Ahead® ammunition and the prospect of upgrading “OTHELLOS” for the National Guard | Photos & VIDEO

Defence Redefined
Published on 06/12/2020 at 09:39

As we informed you in our previous article, the DEFENCE ReDEFiNED team will create a series of editorials to present some proposals, which we believe could help in upgrading the existing weapon systems of the National Guard, and consequently in increasing its deterrent power. 

The deterrent power, of course, relies on many factors such as equipment, trained staff and various others that we will not mention at this time. In this article we will focus on the prospect of upgrading a weapon system which has already served for several years in the National Guard and specifically the anti-aircraft system “OTHELLOS”. 

Also read : “OTHELLOS” SHORAD System | The tireless “guardian” of the Cyprus Skies

The towed short-range anti-aircraft system (SHORAD) “OTHELLOS” (as was named by the National Guard) was the first serious attempt to acquire modern anti-aircraft defence in the early 1990s.

The main parts of the system (radar / fire control center, missile launchers and twin cannons) are designed to provide an all-weather anti-aircraft protection to tactical and strategic targets as part of the broader “anti-aircraft protection umbrella” at low and medium altitudes.  


Each “OTHELLOS” SHORAD system consists of the Skyguard radar/fire control center, two quadruple Aspide 2000 missile launchers and two (2) Oerlikon GDF-003 twin anti-aircraft cannons 35mm. The system is towed by Steyr 6X6 trucks.

The German group Rheinmetall acquired  the manufacturer of the twin guns and the Skyguard radar, the Swiss Oerlikon Contraves in 1999. To this day, the group continues to produce the GDF cannon (version 009 TREO in progress) and the Skyguard radar (version 3) alongside the latest Skyshield family of air-defence systems. 

For users of older versions, including the National Guard, an additional upgrade of the Skyguard family systems is offered. 

The main feature of the upgrade offered is the use of Oerlikon Ahead® Air Burst Munition (for GDF-003 and 005 guns) in combination with the new target acquisition and tracking radar which provides a major upgrade of the system capabilities.


Specifically, the 35 mm AHEAD (35mm x 228) ammunition, after being programmed using magnetic induction coils, explodes at a predetermined distance from the target, unleashing 152 tungsten spin-stabilized projectiles to spin towards the path of the target.  

The scattering of projectiles creates a dense and lethal “wall” that penetrates  incoming ballistic targets (C-RAM) such as rockets, artillery and mortars, as well as other flying vehicles that fly at low altitudes such as unmanned aerial vehicles and missiles up to 4,000m in range (with an estimated combat range between 3000-3500 meters).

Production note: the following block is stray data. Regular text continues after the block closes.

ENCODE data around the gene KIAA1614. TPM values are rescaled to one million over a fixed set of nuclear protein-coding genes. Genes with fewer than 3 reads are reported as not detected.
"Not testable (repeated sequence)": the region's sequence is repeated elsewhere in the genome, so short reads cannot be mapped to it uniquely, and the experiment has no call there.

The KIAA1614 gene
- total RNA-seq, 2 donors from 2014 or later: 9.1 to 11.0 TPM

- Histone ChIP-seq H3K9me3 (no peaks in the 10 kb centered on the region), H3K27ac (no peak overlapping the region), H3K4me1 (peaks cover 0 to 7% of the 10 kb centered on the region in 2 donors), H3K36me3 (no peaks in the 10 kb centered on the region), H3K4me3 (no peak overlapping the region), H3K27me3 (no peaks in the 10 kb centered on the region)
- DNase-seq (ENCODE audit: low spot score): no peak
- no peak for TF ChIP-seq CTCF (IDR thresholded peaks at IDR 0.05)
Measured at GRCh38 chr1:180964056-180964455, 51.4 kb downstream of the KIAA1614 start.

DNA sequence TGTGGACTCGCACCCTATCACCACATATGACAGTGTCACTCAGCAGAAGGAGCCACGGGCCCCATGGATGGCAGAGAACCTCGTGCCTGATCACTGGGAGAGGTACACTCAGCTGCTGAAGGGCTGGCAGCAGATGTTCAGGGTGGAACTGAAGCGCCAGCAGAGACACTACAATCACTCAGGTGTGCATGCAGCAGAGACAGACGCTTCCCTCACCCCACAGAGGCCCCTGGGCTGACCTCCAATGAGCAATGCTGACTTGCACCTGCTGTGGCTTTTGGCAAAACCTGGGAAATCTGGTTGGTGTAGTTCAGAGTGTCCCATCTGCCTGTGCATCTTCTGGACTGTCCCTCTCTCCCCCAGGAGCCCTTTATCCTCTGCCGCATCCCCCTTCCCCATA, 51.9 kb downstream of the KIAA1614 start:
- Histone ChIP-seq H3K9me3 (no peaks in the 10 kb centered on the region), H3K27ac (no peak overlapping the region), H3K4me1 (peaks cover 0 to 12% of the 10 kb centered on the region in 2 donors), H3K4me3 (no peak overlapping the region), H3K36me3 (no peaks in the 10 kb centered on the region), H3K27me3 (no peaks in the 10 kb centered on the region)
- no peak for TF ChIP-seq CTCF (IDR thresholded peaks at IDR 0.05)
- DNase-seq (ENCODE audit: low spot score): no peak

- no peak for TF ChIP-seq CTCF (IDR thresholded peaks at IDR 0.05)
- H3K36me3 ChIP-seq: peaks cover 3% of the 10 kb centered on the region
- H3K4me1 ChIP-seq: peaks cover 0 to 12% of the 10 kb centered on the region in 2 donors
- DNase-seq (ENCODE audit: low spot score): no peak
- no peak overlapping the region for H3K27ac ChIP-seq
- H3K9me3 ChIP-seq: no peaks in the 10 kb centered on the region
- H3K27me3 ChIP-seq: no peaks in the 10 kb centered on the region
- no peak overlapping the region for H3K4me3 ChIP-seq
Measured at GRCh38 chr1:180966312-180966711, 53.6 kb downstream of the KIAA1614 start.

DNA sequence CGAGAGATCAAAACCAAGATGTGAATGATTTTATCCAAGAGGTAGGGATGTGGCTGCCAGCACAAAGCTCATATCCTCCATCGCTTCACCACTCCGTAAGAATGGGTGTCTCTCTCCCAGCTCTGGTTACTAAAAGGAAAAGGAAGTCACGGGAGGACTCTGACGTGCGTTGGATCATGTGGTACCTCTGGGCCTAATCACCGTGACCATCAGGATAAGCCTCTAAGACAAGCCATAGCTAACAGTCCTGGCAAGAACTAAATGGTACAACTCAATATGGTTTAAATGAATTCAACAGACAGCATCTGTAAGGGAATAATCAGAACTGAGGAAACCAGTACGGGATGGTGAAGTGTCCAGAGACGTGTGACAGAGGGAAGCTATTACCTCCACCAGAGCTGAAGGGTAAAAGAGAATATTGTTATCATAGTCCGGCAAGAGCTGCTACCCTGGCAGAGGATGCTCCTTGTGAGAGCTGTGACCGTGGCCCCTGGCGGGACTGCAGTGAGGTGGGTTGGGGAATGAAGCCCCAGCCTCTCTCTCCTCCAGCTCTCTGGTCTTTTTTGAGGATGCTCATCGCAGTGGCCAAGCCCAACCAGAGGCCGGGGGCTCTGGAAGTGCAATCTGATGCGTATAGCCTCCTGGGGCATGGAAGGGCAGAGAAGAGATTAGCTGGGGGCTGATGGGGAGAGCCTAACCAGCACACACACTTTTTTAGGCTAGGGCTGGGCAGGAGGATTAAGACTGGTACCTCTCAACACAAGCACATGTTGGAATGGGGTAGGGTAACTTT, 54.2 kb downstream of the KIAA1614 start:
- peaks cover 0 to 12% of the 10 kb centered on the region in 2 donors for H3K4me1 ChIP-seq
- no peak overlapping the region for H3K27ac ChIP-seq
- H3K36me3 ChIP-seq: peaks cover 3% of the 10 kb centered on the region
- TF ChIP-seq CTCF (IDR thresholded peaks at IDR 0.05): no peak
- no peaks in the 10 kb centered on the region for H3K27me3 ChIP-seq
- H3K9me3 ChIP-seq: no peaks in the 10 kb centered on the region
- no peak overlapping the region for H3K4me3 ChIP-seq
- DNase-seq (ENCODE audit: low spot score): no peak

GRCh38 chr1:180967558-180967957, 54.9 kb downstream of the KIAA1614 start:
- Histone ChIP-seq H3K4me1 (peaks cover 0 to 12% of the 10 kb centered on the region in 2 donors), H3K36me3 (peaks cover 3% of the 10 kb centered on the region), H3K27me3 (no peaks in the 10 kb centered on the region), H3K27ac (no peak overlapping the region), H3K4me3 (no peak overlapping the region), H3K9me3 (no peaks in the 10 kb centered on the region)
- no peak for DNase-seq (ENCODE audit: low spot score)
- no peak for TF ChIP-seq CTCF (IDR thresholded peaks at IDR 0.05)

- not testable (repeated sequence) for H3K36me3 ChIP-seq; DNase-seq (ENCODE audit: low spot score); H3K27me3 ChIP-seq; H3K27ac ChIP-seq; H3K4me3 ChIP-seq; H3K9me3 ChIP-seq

We also note that Rheinmetall Ahead technology can be used in ammunition ranging in calibre from 30mm to 76mm.


The Skyguard radar/fire control unit upgrade gives the ability to detect incoming ballistic threats as well as to use advanced electronic countermeasures (ECCM) with the radar search range still remaining at 20 km. 

In addition to the upgrade of the fire control unit, it is possible to integrate new tracking radars in the twin Oerlikon 35mm guns, new optics as well as new remote control devices. Furthermore, a new power supply system generator and a new engine of the Oerlikon gun with reduced thermal trace. 

Ahead ® Upgrade Kit Original Photo © Rheinmetall

In addition, we mention that Rheinmetall offers integration of the Denel Cheetah C-RAM missile, in Skyguard system for countering saturation attacks at distances up to 10 km. The Cheetah missile will be available in containers of up to 60 missiles. Currently, however, Cheetah is still in the process of development and testing. 

For even greater capabilities Rheinmetall offers the Oerlikon X-TAR3D® tactical acquisition radar mounted on a vehicle. The radar has the ability, amongst others, to detect and track low and very low cross section (RCS) objects like UAVs at distances up to 55 km. 

The use of AHEAD munition is a more cost-effective choice compared to anti-ballistic missiles such as the 9M331 missiles of the TOR M1 system (able to perform point defence). Aspide 2000 missiles do not have anti-ballistic protection properties, but they can be used against other flying targets such as helicopters.  

Also read: TOR M1 | The reliable SHORAD of the National Guard

In addition to the cost, the number of missiles of the self-propelled anti-aircraft systems of the National Guard (BUK M1-2 and TOR M1) prohibit their usage for countering rockets and short-range missiles (i.e MAM-L) and loitering ammunition, weapons which we have recently seen being used extensively in the Nagorno-Karabakh field.